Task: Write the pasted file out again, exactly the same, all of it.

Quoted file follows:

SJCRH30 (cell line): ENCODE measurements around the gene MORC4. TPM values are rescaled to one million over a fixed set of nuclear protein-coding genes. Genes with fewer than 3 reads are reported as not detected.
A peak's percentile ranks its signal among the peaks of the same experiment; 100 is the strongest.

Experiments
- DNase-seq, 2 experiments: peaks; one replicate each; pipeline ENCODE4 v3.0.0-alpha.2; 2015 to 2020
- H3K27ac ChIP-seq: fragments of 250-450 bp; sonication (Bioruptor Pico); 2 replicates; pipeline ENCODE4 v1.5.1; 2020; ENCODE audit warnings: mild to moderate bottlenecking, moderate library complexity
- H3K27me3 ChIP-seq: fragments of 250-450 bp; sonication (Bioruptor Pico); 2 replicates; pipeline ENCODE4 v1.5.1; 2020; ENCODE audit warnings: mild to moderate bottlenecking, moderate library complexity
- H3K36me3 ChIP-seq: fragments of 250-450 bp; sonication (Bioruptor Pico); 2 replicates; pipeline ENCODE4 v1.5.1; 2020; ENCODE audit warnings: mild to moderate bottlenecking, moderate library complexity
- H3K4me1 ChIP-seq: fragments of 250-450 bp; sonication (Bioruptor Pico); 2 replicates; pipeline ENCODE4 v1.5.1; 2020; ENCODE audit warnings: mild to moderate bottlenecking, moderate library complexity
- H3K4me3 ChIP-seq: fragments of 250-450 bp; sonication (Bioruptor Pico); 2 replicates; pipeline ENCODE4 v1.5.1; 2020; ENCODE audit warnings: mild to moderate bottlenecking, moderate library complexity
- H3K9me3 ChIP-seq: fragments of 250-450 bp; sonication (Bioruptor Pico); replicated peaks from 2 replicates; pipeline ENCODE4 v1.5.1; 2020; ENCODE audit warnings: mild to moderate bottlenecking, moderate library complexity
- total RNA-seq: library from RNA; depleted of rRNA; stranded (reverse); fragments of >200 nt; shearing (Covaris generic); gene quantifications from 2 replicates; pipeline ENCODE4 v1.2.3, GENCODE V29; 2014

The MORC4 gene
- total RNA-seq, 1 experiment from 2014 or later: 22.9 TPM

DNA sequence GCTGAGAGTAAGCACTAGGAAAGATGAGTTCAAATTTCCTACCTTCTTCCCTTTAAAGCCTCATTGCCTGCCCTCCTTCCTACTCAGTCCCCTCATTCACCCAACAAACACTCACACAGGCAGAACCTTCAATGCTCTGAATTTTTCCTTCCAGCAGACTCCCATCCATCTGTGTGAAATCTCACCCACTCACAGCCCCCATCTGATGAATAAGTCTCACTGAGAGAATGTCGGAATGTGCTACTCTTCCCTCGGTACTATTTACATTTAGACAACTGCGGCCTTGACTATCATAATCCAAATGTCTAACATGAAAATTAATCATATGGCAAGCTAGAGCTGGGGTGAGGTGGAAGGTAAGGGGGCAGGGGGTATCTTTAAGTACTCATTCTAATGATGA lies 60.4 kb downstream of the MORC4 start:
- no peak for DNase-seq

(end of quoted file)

SJCRH30 (cell line): ENCODE measurements around the gene MORC4. TPM values are rescaled to one million over a fixed set of nuclear protein-coding genes. Genes with fewer than 3 reads are reported as not detected.
A peak's percentile ranks its signal among the peaks of the same experiment; 100 is the strongest.

Experiments
- DNase-seq, 2 experiments: peaks; one replicate each; pipeline ENCODE4 v3.0.0-alpha.2; 2015 to 2020
- H3K27ac ChIP-seq: fragments of 250-450 bp; sonication (Bioruptor Pico); 2 replicates; pipeline ENCODE4 v1.5.1; 2020; ENCODE audit warnings: mild to moderate bottlenecking, moderate library complexity
- H3K27me3 ChIP-seq: fragments of 250-450 bp; sonication (Bioruptor Pico); 2 replicates; pipeline ENCODE4 v1.5.1; 2020; ENCODE audit warnings: mild to moderate bottlenecking, moderate library complexity
- H3K36me3 ChIP-seq: fragments of 250-450 bp; sonication (Bioruptor Pico); 2 replicates; pipeline ENCODE4 v1.5.1; 2020; ENCODE audit warnings: mild to moderate bottlenecking, moderate library complexity
- H3K4me1 ChIP-seq: fragments of 250-450 bp; sonication (Bioruptor Pico); 2 replicates; pipeline ENCODE4 v1.5.1; 2020; ENCODE audit warnings: mild to moderate bottlenecking, moderate library complexity
- H3K4me3 ChIP-seq: fragments of 250-450 bp; sonication (Bioruptor Pico); 2 replicates; pipeline ENCODE4 v1.5.1; 2020; ENCODE audit warnings: mild to moderate bottlenecking, moderate library complexity
- H3K9me3 ChIP-seq: fragments of 250-450 bp; sonication (Bioruptor Pico); replicated peaks from 2 replicates; pipeline ENCODE4 v1.5.1; 2020; ENCODE audit warnings: mild to moderate bottlenecking, moderate library complexity
- total RNA-seq: library from RNA; depleted of rRNA; stranded (reverse); fragments of >200 nt; shearing (Covaris generic); gene quantifications from 2 replicates; pipeline ENCODE4 v1.2.3, GENCODE V29; 2014

The MORC4 gene
- total RNA-seq, 1 experiment from 2014 or later: 22.9 TPM

DNA sequence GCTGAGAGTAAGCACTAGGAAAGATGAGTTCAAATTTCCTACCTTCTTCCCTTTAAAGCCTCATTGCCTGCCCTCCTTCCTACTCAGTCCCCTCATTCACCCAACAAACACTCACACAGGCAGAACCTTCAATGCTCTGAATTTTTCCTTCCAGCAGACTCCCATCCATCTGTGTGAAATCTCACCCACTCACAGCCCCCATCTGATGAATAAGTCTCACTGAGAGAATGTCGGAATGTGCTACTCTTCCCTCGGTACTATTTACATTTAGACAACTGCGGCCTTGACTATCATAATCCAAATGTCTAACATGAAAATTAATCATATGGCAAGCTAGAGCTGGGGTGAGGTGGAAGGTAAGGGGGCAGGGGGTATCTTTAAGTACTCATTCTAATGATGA lies 60.4 kb downstream of the MORC4 start:
- no peak for DNase-seq